A survey of leading entrepreneurs across Europe, the Middle East and Africa has revealed that, despite the recession, they remain relatively optimistic about business opportunities.
The study, carried out by Ernst & Young, indicates that leading entrepreneurs are looking beyond the immediate crisis toward future opportunities.
Zanele Xaba, director for strategic growth markets at Ernst & Young, explains: "Entrepreneurs see growth and future opportunities as more important than battening down the hatches and protecting their existing business. In the course of the study, several entrepreneurs have commented that 'the minute your business is not focused on growth, you are already losing the battle and winding down."
More than 80% of the entrepreneurs believed that there are opportunities to be exploited in the next 12 months. In addition only 16% said that they were focused on surviving the next 12 months.
When questioned about their area of focus in the next 12 months, 48% plan to expand into new geographic markets and 47% plan to diversify their business or develop new product lines. Two thirds are increasing their focus on new market opportunities.
Xaba comments: "While focusing on their current performance is still important to entrepreneurs, it is in their culture to constantly look for new opportunities and new markets. This might mean a new sector, a fresh idea or a different geography. Or all three."
A significant number (36%) of entrepreneurs said that availability of cash was not an issue per se for them. However a substantial proportion (41%) said that they were taking other steps to maintain liquidity; including a stronger focus on working capital, increasing efficiency, securing equity investment from strategic partners and deferring capital expenditure.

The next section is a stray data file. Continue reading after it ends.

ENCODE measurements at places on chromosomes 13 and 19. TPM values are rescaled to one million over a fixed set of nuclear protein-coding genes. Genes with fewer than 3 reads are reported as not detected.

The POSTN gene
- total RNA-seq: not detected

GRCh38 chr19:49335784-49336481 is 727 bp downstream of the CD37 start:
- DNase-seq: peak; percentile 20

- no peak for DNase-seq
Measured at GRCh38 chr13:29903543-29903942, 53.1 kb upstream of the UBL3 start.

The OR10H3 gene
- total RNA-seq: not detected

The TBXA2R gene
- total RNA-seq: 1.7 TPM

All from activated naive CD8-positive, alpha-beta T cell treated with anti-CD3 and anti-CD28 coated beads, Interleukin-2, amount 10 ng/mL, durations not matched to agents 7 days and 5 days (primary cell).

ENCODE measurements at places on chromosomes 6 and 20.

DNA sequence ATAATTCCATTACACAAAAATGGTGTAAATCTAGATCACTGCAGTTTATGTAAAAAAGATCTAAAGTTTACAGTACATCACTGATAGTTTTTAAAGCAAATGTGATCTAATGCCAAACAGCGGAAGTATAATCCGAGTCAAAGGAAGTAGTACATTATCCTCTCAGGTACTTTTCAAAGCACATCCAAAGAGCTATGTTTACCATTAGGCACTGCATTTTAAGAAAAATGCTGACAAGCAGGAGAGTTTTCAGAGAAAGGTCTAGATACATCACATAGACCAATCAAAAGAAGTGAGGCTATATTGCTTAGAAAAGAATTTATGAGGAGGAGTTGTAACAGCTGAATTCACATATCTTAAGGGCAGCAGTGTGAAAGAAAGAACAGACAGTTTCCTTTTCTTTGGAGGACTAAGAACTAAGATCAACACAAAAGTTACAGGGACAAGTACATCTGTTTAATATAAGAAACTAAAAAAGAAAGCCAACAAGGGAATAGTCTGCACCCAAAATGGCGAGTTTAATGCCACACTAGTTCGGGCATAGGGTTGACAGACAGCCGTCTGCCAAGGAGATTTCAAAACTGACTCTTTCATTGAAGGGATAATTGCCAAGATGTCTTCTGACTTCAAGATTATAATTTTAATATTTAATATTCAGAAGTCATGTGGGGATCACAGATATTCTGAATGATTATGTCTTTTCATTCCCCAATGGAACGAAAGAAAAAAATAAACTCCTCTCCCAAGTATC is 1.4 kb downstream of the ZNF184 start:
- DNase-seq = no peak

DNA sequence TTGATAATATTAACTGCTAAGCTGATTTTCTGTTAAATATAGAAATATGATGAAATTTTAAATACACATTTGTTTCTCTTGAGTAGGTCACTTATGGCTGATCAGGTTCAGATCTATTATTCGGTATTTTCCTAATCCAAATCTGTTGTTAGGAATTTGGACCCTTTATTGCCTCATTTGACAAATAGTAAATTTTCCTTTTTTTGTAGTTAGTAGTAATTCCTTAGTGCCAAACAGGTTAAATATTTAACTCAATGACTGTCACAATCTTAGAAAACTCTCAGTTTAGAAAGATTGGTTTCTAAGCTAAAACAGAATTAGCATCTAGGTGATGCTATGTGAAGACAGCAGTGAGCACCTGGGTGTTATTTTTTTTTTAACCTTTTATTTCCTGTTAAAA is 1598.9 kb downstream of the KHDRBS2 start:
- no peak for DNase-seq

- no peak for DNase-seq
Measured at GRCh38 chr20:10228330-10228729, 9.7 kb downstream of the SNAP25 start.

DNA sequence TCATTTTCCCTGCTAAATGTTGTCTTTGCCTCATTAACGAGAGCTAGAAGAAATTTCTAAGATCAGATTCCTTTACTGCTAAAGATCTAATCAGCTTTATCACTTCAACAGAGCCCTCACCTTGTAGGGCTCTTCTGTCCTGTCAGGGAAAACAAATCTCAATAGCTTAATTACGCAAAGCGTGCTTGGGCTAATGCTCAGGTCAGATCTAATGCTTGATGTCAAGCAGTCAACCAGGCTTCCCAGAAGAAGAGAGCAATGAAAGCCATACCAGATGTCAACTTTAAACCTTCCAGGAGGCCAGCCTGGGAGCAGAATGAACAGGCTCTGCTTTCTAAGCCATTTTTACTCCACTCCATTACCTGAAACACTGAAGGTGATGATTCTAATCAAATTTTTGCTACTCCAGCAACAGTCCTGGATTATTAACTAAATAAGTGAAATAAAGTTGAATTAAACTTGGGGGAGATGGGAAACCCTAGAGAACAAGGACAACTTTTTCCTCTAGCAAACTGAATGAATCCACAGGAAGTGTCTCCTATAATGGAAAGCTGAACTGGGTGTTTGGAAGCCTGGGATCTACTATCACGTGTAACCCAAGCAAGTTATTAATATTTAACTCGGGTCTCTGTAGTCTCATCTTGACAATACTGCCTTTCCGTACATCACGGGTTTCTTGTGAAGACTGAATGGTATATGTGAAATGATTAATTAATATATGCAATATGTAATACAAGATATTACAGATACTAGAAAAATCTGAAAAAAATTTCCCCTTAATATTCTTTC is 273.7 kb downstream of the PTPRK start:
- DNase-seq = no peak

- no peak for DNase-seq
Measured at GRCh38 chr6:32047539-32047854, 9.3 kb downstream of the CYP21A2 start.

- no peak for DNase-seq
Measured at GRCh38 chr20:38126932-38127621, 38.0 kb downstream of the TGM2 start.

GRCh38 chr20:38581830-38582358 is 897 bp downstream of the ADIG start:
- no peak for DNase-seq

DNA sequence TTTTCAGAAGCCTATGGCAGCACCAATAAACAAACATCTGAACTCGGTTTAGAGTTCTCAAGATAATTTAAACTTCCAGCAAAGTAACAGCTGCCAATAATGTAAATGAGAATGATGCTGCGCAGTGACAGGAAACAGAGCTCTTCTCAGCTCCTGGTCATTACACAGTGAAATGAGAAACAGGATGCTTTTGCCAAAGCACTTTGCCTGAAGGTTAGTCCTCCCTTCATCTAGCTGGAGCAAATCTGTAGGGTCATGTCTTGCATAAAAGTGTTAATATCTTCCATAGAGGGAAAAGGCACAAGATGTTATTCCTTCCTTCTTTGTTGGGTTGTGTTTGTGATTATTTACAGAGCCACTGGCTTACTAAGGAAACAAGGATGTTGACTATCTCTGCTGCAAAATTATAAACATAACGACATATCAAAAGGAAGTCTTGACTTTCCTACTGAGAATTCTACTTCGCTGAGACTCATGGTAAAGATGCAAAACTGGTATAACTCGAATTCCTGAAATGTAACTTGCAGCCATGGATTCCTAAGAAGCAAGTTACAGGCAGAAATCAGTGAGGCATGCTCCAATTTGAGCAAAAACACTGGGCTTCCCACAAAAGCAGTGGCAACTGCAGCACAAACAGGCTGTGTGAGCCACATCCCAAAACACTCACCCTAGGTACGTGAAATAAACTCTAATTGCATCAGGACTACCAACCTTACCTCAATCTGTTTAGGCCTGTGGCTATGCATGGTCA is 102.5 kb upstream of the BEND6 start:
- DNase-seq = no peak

"Those entrepreneurs which can capitalise upon the momentum of these turbulent times, using it to make the required business improvements, with the respective focus on efficiency and performance, will emerge stronger than ever," says Xaba. "The statistics show that entrepreneurial businesses are likelier to do just that."
More than half of the surveyed entrepreneurs indicated that they planned to increase investment in areas such as marketing; staff training, IT infrastructure, doing more business on line; sales and prospecting staff, research and development, geographic expansion, innovation and product development as well as additional offices and new facilities.
"Investment is key to growing the economy," Xaba says. "It will also be critical to ensuring that businesses stay ahead of their competitors and ahead of the market. This may explain why several of the strongest businesses today were grown in turbulent times: entrepreneurs know best how to capitalise on opportunities."